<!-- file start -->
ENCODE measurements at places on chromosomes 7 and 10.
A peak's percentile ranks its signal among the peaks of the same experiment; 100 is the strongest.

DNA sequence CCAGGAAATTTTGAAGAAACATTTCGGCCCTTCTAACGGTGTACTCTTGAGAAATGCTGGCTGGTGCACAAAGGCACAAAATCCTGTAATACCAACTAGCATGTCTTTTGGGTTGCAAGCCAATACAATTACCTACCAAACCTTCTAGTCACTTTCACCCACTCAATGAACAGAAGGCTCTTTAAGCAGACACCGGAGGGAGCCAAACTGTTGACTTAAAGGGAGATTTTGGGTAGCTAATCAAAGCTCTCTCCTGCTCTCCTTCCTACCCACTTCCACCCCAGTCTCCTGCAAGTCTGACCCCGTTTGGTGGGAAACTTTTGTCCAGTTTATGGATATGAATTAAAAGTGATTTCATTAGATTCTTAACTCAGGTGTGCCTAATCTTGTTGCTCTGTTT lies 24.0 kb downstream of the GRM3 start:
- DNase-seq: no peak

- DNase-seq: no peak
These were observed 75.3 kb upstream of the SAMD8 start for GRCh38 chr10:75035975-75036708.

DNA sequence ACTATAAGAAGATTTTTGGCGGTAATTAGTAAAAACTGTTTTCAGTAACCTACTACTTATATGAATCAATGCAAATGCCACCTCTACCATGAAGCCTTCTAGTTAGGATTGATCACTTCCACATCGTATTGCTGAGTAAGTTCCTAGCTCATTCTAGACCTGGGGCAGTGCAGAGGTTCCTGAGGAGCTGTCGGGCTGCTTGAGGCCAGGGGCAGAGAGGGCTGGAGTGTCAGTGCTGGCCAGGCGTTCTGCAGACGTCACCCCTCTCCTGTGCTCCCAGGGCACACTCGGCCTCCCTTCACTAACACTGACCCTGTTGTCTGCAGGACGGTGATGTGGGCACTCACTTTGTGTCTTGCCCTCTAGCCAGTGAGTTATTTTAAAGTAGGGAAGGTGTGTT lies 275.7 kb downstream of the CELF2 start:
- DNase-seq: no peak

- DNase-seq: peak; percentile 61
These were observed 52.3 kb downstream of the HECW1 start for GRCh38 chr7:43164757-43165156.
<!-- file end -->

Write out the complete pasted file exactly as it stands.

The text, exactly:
ENCODE measurements at places on chromosomes 7 and 10.
A peak's percentile ranks its signal among the peaks of the same experiment; 100 is the strongest.

DNA sequence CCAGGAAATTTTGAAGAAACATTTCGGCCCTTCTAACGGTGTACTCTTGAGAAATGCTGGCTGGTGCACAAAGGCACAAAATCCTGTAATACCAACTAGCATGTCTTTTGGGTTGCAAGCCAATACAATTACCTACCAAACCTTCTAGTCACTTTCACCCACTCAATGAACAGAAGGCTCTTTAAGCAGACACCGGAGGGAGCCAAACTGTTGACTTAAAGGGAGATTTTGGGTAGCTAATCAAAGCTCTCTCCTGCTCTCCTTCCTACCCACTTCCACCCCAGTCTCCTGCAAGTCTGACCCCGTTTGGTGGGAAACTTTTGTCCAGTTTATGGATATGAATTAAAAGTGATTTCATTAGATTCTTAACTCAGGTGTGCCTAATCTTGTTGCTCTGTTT lies 24.0 kb downstream of the GRM3 start:
- DNase-seq: no peak

- DNase-seq: no peak
These were observed 75.3 kb upstream of the SAMD8 start for GRCh38 chr10:75035975-75036708.

DNA sequence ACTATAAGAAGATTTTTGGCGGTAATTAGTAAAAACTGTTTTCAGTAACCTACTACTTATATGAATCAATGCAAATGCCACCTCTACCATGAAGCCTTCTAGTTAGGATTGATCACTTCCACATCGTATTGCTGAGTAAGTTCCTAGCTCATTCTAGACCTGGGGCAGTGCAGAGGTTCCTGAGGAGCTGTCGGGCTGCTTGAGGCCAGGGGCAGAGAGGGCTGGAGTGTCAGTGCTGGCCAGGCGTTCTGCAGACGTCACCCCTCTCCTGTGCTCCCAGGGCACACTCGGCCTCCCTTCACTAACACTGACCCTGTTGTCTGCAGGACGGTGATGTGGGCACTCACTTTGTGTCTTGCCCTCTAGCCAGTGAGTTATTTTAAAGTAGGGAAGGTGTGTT lies 275.7 kb downstream of the CELF2 start:
- DNase-seq: no peak

- DNase-seq: peak; percentile 61
These were observed 52.3 kb downstream of the HECW1 start for GRCh38 chr7:43164757-43165156.